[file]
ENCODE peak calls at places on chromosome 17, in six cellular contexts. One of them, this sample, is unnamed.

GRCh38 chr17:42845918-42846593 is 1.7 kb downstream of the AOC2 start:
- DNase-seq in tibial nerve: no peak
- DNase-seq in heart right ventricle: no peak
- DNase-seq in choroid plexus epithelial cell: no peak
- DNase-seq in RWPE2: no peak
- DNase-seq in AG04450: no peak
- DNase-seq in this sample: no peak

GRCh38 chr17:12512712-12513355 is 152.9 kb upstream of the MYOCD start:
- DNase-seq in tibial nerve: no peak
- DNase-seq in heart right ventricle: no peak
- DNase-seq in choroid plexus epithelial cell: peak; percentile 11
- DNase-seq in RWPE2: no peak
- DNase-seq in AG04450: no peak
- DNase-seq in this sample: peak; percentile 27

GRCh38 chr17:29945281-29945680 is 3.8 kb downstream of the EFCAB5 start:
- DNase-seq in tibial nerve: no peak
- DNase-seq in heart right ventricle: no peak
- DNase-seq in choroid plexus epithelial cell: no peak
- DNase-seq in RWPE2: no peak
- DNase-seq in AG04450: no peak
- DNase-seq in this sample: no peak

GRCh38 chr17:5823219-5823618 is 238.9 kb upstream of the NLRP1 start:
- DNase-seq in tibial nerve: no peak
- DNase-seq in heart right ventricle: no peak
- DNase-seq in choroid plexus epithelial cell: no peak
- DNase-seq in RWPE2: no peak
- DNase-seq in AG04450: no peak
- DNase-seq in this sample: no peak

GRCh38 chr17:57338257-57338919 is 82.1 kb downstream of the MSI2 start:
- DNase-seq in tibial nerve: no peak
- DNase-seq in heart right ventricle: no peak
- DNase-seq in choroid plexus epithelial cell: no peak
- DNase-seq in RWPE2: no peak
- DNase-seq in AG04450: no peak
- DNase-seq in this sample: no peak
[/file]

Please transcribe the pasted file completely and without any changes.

ENCODE peak calls at places on chromosome 17, in six cellular contexts. One of them, this sample, is unnamed.

GRCh38 chr17:42845918-42846593 is 1.7 kb downstream of the AOC2 start:
- DNase-seq in tibial nerve: no peak
- DNase-seq in heart right ventricle: no peak
- DNase-seq in choroid plexus epithelial cell: no peak
- DNase-seq in RWPE2: no peak
- DNase-seq in AG04450: no peak
- DNase-seq in this sample: no peak

GRCh38 chr17:12512712-12513355 is 152.9 kb upstream of the MYOCD start:
- DNase-seq in tibial nerve: no peak
- DNase-seq in heart right ventricle: no peak
- DNase-seq in choroid plexus epithelial cell: peak; percentile 11
- DNase-seq in RWPE2: no peak
- DNase-seq in AG04450: no peak
- DNase-seq in this sample: peak; percentile 27

GRCh38 chr17:29945281-29945680 is 3.8 kb downstream of the EFCAB5 start:
- DNase-seq in tibial nerve: no peak
- DNase-seq in heart right ventricle: no peak
- DNase-seq in choroid plexus epithelial cell: no peak
- DNase-seq in RWPE2: no peak
- DNase-seq in AG04450: no peak
- DNase-seq in this sample: no peak

GRCh38 chr17:5823219-5823618 is 238.9 kb upstream of the NLRP1 start:
- DNase-seq in tibial nerve: no peak
- DNase-seq in heart right ventricle: no peak
- DNase-seq in choroid plexus epithelial cell: no peak
- DNase-seq in RWPE2: no peak
- DNase-seq in AG04450: no peak
- DNase-seq in this sample: no peak

GRCh38 chr17:57338257-57338919 is 82.1 kb downstream of the MSI2 start:
- DNase-seq in tibial nerve: no peak
- DNase-seq in heart right ventricle: no peak
- DNase-seq in choroid plexus epithelial cell: no peak
- DNase-seq in RWPE2: no peak
- DNase-seq in AG04450: no peak
- DNase-seq in this sample: no peak